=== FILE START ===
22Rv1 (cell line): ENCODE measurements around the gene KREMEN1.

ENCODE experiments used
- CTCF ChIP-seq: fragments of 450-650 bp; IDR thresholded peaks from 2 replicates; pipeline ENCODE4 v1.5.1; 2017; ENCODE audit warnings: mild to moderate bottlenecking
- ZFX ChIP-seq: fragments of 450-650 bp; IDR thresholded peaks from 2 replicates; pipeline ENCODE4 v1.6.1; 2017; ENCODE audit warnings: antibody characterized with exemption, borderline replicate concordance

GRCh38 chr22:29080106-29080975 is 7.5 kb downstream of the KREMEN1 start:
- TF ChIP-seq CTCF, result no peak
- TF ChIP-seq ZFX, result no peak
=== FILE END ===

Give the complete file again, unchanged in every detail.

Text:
22Rv1 (cell line): ENCODE measurements around the gene KREMEN1.

ENCODE experiments used
- CTCF ChIP-seq: fragments of 450-650 bp; IDR thresholded peaks from 2 replicates; pipeline ENCODE4 v1.5.1; 2017; ENCODE audit warnings: mild to moderate bottlenecking
- ZFX ChIP-seq: fragments of 450-650 bp; IDR thresholded peaks from 2 replicates; pipeline ENCODE4 v1.6.1; 2017; ENCODE audit warnings: antibody characterized with exemption, borderline replicate concordance

GRCh38 chr22:29080106-29080975 is 7.5 kb downstream of the KREMEN1 start:
- TF ChIP-seq CTCF, result no peak
- TF ChIP-seq ZFX, result no peak